Click on the link and watch this short video called "A Meditation on Reverse Culture Shock" by Smitha Prasadh: It's really worth watching. I was impressed. She choose this topic because she had just experienced it after living in Japan for 2 years and she was doing her thesis on this topic.
I'm still wondering whether third culture kids who have always lived outside of their passport country can experience a reverse culture shock too on going (back) to their passport country. Would you call it a culture shock or do you call it a reverse culture shock? Tina Quick calls it "transition shock". Well I certainly had a "transition shock" coming from Zimbabwe going to the Netherlands to study at 19 years of age.
On the website International Family Transitions you can read more about culture shock and what it is.
|What will the culture shock be like in the country we are going to?|
Christy Childers, a third culture kid (TCK) has just recently moved to England and on her blog she has started a series of posts on 31 days of culture shock. So even we third culture kids can still experience culture shock!
What's your experience with culture shock or with reverse culture shock? Do you have advice for people experiencing culture shock? Please share it.
Great post. Hmm, I like the phrase "transition shock". I think she got it right with TCKs/ATCKs.ReplyDelete
Advise? I think just be fluid and know that things are going to be different in different countries (and sometimes different parts of different countries). Also, give yourself grace. There are days that I just say, "Well today is just a bad (fill in country name) day." It's not that the country is bad, just I'm not dealing well with it that day. The next day is usually a bit better...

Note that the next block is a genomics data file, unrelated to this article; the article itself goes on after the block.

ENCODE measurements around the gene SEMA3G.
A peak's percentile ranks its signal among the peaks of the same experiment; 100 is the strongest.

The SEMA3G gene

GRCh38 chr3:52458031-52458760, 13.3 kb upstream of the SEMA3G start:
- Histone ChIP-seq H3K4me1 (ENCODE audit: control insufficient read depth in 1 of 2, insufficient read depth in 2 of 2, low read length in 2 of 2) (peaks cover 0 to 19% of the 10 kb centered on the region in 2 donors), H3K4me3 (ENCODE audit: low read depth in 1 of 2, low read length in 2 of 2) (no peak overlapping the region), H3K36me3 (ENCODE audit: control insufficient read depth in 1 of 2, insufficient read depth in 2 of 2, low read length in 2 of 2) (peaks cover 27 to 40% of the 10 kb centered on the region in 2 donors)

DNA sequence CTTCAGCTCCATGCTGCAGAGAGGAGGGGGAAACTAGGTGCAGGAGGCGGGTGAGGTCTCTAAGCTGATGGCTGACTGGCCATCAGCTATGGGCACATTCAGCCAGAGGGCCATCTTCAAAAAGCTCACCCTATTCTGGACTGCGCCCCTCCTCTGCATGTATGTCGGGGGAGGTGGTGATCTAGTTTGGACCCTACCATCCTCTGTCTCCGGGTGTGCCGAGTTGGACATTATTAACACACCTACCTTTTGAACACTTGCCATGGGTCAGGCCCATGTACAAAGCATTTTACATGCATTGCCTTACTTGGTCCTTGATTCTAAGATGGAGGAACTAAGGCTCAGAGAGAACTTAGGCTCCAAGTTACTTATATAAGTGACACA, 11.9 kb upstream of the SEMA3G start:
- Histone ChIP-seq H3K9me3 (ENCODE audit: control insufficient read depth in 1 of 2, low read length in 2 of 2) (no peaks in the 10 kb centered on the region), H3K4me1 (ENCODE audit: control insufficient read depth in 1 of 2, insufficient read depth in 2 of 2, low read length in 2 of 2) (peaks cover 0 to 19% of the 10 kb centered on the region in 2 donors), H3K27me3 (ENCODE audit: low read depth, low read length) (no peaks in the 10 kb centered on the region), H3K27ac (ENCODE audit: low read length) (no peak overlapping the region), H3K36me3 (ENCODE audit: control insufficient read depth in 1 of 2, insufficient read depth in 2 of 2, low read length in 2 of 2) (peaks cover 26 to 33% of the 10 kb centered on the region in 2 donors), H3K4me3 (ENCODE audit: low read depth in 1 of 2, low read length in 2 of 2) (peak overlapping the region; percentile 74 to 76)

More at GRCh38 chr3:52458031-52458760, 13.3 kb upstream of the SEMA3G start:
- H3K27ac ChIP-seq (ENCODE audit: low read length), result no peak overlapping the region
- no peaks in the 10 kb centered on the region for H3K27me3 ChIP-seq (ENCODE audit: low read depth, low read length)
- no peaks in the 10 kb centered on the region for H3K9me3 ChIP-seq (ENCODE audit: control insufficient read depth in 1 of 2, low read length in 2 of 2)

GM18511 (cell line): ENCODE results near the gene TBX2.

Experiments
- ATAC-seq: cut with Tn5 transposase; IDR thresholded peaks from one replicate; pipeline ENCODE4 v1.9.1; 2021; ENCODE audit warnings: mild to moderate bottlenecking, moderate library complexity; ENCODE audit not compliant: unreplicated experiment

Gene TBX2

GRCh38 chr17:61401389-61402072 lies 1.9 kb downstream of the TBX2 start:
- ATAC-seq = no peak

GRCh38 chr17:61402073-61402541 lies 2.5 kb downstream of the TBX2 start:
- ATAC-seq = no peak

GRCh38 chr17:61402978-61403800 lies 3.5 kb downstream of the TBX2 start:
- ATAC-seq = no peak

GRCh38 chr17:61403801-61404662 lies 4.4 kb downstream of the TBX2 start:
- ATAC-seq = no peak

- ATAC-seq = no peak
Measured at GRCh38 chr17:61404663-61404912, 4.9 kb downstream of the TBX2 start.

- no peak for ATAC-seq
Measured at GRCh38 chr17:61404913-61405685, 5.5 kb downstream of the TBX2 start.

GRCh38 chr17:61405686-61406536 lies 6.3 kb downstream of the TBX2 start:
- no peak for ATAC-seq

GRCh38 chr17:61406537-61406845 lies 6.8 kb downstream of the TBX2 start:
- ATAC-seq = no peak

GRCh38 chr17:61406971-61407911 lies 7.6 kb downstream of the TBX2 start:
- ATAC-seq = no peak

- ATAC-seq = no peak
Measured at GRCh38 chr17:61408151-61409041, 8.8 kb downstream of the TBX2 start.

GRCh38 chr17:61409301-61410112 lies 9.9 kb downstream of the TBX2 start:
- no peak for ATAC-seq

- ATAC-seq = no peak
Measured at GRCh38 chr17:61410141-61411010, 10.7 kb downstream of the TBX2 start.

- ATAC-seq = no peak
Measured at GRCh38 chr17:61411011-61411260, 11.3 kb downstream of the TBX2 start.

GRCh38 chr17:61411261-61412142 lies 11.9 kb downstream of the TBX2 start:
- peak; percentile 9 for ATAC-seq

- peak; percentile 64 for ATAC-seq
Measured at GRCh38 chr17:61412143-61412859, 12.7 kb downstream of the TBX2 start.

Thanks for your comment. I think it is good to take it a day at the time.ReplyDelete
Maybe advice for third culture kids (TCKs) returning to their passport country would be try to find other kids in the same situation. It's not you that is strange but your feelings have everything to do with the life experiences you have had. Parents try to keep "talking" with your kids in times of transition. Just so you have an idea how they are doing. The transitions are a challenge for all the family.
TCK, global nomad, and a host of other terms are all words used by 'others' to describe us. I wonder what we would have chosen to describe ourselves.ReplyDelete
At age 58, the 'culture shock', 'transition shock', whatever you want to call it; has not worn off. Why is that? Because we are 'other' to them. If that were not true none of these words would exist.
We will never fit into any single culture, we can't without giving up one of our most defining features. Namely, the act of having grown up in a culture other than our parents'.
This separates us from everyone, even our parents. To bridge that gulf we have to give up something, and that something is precious. Our parents would be shocked to learn that they would have to give up their notions of cultural identity in order to reach us. Yet we cannot, must not, deny our entire childhood.
38 years later I have still not integrated and I probably never will.
Thanks for being so "open" and sharing this. I do agree that there is a real challenge here. I firmly believe there is a difference between third culture adults (TCA) and third culture kids (TCKs). If as kid you grow up in another culture (like we both did) you are still developing your identity. If you live abroad as an adult your are in a different phase of identity. Yes my childhood experiences have formed me too. Do we really need to integrate? I want deal with the challenges but take advantage of the positive aspects too.ReplyDelete